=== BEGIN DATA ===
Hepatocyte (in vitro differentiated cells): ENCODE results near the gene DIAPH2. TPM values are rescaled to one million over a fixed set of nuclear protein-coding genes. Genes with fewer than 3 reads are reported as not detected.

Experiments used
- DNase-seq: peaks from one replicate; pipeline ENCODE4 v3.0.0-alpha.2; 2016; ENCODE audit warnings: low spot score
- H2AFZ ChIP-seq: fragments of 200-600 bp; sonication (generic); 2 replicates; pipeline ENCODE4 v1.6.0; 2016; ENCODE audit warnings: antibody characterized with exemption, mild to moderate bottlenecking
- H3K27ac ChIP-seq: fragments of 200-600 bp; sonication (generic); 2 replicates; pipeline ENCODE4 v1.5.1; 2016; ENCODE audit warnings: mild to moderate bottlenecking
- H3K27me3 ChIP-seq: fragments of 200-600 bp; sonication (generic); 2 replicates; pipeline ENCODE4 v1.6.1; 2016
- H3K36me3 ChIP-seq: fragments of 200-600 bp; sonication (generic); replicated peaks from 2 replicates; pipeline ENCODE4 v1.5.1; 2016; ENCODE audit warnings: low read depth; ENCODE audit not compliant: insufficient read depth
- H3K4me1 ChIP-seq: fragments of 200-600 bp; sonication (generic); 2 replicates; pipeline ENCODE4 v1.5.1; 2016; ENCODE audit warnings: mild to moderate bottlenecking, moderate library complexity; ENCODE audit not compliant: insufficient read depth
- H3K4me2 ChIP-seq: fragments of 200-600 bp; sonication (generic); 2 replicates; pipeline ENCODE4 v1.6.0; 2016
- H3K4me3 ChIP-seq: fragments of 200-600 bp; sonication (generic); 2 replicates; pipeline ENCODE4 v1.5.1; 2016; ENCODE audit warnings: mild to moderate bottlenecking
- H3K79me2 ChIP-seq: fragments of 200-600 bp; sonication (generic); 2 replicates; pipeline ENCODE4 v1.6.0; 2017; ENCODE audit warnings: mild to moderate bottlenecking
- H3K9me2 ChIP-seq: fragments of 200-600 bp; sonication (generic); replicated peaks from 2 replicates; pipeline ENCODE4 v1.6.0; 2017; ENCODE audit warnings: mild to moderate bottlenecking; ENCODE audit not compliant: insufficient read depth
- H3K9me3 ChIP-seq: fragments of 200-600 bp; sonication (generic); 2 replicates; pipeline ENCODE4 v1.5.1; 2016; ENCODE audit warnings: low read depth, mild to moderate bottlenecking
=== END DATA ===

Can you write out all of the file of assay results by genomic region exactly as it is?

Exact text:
Hepatocyte (in vitro differentiated cells): ENCODE results near the gene DIAPH2. TPM values are rescaled to one million over a fixed set of nuclear protein-coding genes. Genes with fewer than 3 reads are reported as not detected.

Experiments used
- DNase-seq: peaks from one replicate; pipeline ENCODE4 v3.0.0-alpha.2; 2016; ENCODE audit warnings: low spot score
- H2AFZ ChIP-seq: fragments of 200-600 bp; sonication (generic); 2 replicates; pipeline ENCODE4 v1.6.0; 2016; ENCODE audit warnings: antibody characterized with exemption, mild to moderate bottlenecking
- H3K27ac ChIP-seq: fragments of 200-600 bp; sonication (generic); 2 replicates; pipeline ENCODE4 v1.5.1; 2016; ENCODE audit warnings: mild to moderate bottlenecking
- H3K27me3 ChIP-seq: fragments of 200-600 bp; sonication (generic); 2 replicates; pipeline ENCODE4 v1.6.1; 2016
- H3K36me3 ChIP-seq: fragments of 200-600 bp; sonication (generic); replicated peaks from 2 replicates; pipeline ENCODE4 v1.5.1; 2016; ENCODE audit warnings: low read depth; ENCODE audit not compliant: insufficient read depth
- H3K4me1 ChIP-seq: fragments of 200-600 bp; sonication (generic); 2 replicates; pipeline ENCODE4 v1.5.1; 2016; ENCODE audit warnings: mild to moderate bottlenecking, moderate library complexity; ENCODE audit not compliant: insufficient read depth
- H3K4me2 ChIP-seq: fragments of 200-600 bp; sonication (generic); 2 replicates; pipeline ENCODE4 v1.6.0; 2016
- H3K4me3 ChIP-seq: fragments of 200-600 bp; sonication (generic); 2 replicates; pipeline ENCODE4 v1.5.1; 2016; ENCODE audit warnings: mild to moderate bottlenecking
- H3K79me2 ChIP-seq: fragments of 200-600 bp; sonication (generic); 2 replicates; pipeline ENCODE4 v1.6.0; 2017; ENCODE audit warnings: mild to moderate bottlenecking
- H3K9me2 ChIP-seq: fragments of 200-600 bp; sonication (generic); replicated peaks from 2 replicates; pipeline ENCODE4 v1.6.0; 2017; ENCODE audit warnings: mild to moderate bottlenecking; ENCODE audit not compliant: insufficient read depth
- H3K9me3 ChIP-seq: fragments of 200-600 bp; sonication (generic); 2 replicates; pipeline ENCODE4 v1.5.1; 2016; ENCODE audit warnings: low read depth, mild to moderate bottlenecking